Singapore is on the verge of exempting cryptocurrencies that are meant to function as a medium of exchange from Goods and Services Tax (GST). It is equal to Value-Added Tax (VAT).
The news was made known via a publication made by the Inland Revenue Authority of Singapore (IRAS) on July 5th.
The exemption, if accepted, will take effect on January 1st, 2020, and will overhaul the current system wherein the supply of digital payment tokens is treated as a taxable supply of services.
According to IRAS, till now cryptocurrencies that function or are intended to do so (as a medium of exchange) have been treated as a barter trade that results in two separate supplies which are taxable token supply and a supply of the relevant goods and services.
The document lists the two proposed core changes to taxation rules in future as:
“The use of digital payment tokens as payment for goods or services will not give rise to a supply of those tokens; and (ii) The exchange of digital payment tokens for fiat currency or other digital payment tokens will be exempt from GST.”
In its outline, the IRAS cites bitcoin, ether, litecoin, dash, monero, XRP and zcash as cryptocurrencies that meet its definition of a digital payment token designed to function as a medium of exchange.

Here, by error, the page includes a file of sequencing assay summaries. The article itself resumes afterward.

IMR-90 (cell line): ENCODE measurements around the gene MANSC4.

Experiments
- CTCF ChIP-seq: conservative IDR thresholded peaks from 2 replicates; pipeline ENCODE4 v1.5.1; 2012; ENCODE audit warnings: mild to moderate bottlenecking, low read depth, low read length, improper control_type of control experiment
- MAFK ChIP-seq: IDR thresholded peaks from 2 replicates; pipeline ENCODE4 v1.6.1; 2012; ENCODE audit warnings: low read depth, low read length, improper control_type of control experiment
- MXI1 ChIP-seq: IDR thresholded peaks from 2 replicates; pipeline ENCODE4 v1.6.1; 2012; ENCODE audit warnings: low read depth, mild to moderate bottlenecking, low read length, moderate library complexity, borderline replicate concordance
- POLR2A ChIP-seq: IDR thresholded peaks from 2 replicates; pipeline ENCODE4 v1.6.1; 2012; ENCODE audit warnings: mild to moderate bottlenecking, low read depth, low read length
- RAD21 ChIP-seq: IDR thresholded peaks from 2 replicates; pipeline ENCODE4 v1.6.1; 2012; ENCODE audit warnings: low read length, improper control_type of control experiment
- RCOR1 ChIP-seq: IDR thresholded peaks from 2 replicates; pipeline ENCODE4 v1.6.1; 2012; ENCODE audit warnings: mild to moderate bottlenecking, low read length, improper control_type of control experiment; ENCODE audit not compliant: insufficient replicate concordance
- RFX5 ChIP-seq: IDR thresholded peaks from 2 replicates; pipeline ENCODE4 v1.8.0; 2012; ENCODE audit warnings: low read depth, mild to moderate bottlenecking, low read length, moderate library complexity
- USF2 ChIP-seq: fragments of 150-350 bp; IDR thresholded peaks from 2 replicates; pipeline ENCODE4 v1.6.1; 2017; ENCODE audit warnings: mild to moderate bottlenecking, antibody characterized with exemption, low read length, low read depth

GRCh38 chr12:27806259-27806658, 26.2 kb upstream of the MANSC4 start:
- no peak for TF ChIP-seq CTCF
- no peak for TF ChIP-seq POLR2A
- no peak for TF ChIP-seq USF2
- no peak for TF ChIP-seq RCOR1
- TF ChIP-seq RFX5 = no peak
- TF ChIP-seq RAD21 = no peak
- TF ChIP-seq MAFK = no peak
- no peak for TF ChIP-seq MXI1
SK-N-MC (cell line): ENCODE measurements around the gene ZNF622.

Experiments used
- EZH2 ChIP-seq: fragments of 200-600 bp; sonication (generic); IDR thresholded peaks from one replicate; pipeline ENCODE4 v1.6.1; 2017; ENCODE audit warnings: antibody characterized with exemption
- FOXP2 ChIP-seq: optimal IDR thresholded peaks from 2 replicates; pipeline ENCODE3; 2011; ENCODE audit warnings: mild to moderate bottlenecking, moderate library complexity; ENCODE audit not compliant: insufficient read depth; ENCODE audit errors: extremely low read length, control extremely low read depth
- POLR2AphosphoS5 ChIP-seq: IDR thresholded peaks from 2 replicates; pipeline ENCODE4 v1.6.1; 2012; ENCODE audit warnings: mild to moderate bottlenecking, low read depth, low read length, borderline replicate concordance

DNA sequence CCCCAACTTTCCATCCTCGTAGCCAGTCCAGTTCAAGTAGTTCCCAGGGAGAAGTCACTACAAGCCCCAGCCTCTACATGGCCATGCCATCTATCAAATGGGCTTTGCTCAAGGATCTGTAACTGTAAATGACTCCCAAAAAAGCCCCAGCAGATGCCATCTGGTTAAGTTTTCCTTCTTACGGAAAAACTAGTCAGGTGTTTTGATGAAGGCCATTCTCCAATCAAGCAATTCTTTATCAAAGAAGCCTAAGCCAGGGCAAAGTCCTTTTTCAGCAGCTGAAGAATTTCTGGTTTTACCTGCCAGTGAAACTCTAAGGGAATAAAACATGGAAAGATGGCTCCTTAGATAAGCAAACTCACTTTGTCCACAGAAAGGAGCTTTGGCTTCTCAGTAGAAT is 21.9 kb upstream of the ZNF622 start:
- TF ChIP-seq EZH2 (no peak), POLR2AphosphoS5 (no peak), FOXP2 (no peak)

The IRAS also excludes fiat-pegged crypto assets such as certain stablecoins from its definition of a digital payment token.
Under a section for cryptocurrency mining, the IRAS proposes that in most cases the new rules will exempt token rewards generated by mining, noting that:
“There is generally no sufficiently close nexus between the service provided by the miner to the persons whose transactions are verified, and the mined tokens that the miner received from the blockchain ecosystem. The parties paying the mined tokens are also not identifiable.”
It follows that if “a miner performs services to an identifiable party or parties, in return for a consideration, this constitutes a taxable supply of services,” according to the document.